Puerto Rico

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All data is current as of 2013, unless otherwise noted.
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Read about a particular aspect of the right to counsel in Puerto Rico by clicking on the heading for that issue. Or [Expand All] to see and print from one location all of the facts about the right to counsel in Puerto Rico, then [Collapse All] whenever you need to do so.

How the right to counsel is administered and structured
State commission: yes – limited authority
Branch of government: executive

Although territorial law establishes the Office of the Public Defender, no such entity exists. Rather, the private, non-profit Sociedad para Asistencia Legal de Puerto Rico (SAL) – created in 1955 and akin to Legal Aid Societies in the states – provides primary public defense services. The seven members of the independent SAL Board of Directors are selected by current board members from candidates nominated by the directors of the Clinical Programs of the three Puerto Rican Law Schools, the director of the Social Workers Association, the president of the Puerto Rico Bar Association, a representative of the Association of Relatives and Friends of Ex-Convicts and Convicts, the director of the pro bono program of the Bar Association, and the president of the College of Certified Public Accountants, as well as the last two former members of the Board of Directors.

The Puerto Rico Supreme Court oversees the Abagodos de Oficio, which is an assigned counsel program to provide counsel to clients where SAL has a conflict.

How the right to counsel is funded
Percentage of territorial funding: 52%
Percentage of local funding: 0%
Percentage of alternative funding: 48% (notary stamp fee on public documents)

The majority of funding for the non-profit SAL’s provision of counsel comes from the governor’s budget. However, a significant amount of funding comes through an alternative revenue source – the sale of special Legal Aid Society stamps that are required to be affixed to notarial acts such as affidavits and property transfers. The commonwealth’s Treasury Department sells the stamps and forwards the revenue on to SAL (minus a 5% administrative charge). Additionally, SAL receives approximately $700K from the Puerto Rico Justice Department to represent clients in the local Drug Courts Program.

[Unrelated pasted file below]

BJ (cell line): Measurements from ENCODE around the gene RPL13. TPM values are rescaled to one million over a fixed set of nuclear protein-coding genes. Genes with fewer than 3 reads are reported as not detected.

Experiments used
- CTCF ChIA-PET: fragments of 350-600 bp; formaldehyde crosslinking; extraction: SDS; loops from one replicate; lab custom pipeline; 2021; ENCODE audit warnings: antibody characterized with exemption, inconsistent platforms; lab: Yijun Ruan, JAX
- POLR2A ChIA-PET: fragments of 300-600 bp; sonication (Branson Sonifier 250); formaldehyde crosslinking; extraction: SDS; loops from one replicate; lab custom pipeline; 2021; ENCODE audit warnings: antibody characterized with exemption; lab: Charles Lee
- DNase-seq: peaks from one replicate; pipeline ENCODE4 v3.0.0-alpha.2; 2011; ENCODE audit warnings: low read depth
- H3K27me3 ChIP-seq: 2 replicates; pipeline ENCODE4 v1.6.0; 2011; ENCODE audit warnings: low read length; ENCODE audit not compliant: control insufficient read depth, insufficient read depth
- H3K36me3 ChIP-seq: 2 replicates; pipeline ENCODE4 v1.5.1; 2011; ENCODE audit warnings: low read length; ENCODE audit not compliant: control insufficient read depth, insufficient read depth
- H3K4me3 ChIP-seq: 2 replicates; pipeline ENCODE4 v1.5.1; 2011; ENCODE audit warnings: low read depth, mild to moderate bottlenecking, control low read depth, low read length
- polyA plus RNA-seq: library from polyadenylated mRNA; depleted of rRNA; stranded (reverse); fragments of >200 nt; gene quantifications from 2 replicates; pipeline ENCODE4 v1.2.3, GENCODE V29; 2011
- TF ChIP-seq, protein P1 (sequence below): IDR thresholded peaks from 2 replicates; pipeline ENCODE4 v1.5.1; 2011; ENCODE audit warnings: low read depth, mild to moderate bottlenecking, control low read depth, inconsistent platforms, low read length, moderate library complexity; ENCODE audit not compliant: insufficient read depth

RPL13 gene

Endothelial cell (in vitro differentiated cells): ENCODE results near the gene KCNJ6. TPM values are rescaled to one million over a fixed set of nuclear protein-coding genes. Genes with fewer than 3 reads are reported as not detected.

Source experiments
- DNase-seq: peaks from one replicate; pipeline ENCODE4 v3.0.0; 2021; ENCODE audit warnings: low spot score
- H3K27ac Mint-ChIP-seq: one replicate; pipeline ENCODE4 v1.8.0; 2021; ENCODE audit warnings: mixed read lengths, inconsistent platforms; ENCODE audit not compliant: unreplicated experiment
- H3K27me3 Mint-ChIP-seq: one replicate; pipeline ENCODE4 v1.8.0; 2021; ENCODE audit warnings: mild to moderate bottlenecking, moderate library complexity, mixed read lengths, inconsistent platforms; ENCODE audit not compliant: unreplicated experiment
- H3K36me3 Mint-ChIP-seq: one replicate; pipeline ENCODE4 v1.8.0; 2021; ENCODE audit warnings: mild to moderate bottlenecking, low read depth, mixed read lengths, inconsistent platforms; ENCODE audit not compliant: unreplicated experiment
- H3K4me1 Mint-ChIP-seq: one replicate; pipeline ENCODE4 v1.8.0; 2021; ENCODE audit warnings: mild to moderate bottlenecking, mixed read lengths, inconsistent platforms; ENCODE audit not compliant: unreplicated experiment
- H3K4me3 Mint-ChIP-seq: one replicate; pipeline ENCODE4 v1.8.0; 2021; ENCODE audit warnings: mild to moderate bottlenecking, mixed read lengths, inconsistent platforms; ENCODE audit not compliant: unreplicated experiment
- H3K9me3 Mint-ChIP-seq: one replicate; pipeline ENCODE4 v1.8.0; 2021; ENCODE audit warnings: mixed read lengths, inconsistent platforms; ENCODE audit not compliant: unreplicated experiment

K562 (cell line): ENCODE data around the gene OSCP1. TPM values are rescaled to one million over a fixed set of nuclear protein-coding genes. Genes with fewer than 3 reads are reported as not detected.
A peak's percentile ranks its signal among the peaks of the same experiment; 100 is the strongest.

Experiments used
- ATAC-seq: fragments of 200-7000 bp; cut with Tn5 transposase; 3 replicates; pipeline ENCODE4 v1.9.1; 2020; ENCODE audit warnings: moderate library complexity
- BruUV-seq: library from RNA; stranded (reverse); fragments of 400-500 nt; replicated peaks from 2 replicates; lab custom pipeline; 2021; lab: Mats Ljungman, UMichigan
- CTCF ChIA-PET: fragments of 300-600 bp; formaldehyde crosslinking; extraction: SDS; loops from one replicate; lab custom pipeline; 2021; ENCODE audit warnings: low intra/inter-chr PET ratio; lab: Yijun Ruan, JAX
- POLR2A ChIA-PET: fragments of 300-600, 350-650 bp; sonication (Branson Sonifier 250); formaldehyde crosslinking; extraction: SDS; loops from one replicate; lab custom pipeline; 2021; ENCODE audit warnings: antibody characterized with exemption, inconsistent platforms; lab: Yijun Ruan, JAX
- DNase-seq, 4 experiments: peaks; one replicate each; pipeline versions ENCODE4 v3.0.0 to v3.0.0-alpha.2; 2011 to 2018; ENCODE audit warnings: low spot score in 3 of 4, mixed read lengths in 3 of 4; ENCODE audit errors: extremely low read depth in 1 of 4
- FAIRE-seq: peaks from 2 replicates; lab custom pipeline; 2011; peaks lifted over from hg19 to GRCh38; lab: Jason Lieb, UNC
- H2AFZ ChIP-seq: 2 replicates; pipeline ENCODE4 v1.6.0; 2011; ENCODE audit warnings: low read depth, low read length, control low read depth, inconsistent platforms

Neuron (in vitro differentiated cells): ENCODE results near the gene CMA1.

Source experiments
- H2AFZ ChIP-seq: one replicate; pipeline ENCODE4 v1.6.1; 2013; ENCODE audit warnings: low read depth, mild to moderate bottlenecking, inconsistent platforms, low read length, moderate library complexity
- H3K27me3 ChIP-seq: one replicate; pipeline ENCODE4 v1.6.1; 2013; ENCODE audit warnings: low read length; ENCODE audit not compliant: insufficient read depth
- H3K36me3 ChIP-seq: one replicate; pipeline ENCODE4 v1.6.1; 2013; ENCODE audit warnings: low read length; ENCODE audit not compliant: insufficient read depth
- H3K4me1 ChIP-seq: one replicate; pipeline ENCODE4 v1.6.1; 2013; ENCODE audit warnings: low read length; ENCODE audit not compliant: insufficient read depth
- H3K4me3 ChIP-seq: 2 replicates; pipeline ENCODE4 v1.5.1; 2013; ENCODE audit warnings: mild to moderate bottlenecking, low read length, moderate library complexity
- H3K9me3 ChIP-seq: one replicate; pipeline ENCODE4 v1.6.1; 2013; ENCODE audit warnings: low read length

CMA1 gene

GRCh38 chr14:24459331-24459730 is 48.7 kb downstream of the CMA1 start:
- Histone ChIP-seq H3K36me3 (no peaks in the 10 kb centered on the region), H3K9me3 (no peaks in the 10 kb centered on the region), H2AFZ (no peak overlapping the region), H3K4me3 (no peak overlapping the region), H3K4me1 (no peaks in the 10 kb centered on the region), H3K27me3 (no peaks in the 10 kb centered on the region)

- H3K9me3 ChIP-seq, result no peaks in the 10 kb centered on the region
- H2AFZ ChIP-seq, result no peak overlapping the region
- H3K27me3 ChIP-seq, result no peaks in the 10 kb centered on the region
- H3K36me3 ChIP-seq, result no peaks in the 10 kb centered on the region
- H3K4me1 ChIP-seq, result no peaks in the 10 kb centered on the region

The methods used to provide public counsel
The private, non-profit Sociedad para Asistencia Legal de Puerto Rico (SAL) – created in 1955 and akin to Legal Aid Societies in the states – provides primary public defense services. SAL has thirteen local offices, one in each judicial district (Aguadilla, Albonito, Arecibo, Bayamon, Caguas, Carolina, Fajardo, Guayama, Mayaguez, Ponce, San Juan, Utuado, and Humacao), plus two separate defender offices handling juvenile delinquency matters in San Juan and Carolina. Additionally, a central office in Río Piedras houses SAL’s administration, appellate, post-conviction, training, and legislative relations divisions. SAL is responsible for indigency determinations.

In conflict situations, SAL turns the case over to the Abagodos de Oficio, which is an assigned counsel program overseen by the Puerto Rico Supreme Court. Panels of assigned counsel are administered locally within each judicial district. Attorneys provide the first 30 hours of conflict representation each year for free, in compliance with their pro bono obligation under the Puerto Rico Code of Ethics, after which they can opt to be paid a modest fee or to receive continuing legal education credits instead.

Legal authority
Constitution of the Commonwealth of Puerto Rico, art. II, § 11 [en Espanol] [in English] (right to counsel)

Puerto Rico Laws Annotated, 4 L.P.R.A. § 896 [en Espanol, 2016] [in English, 2012] ($5 fee on notary stamp of affidavits), and 4 L.P.R.A. § 851(2) [en Espanol, 2016] [in English, 2012] ($5 fee on notary stamp of property transactions, additional $5 fee for every additional $50,000 valuation)

Source of data: original research conducted by Sixth Amendment Center staff.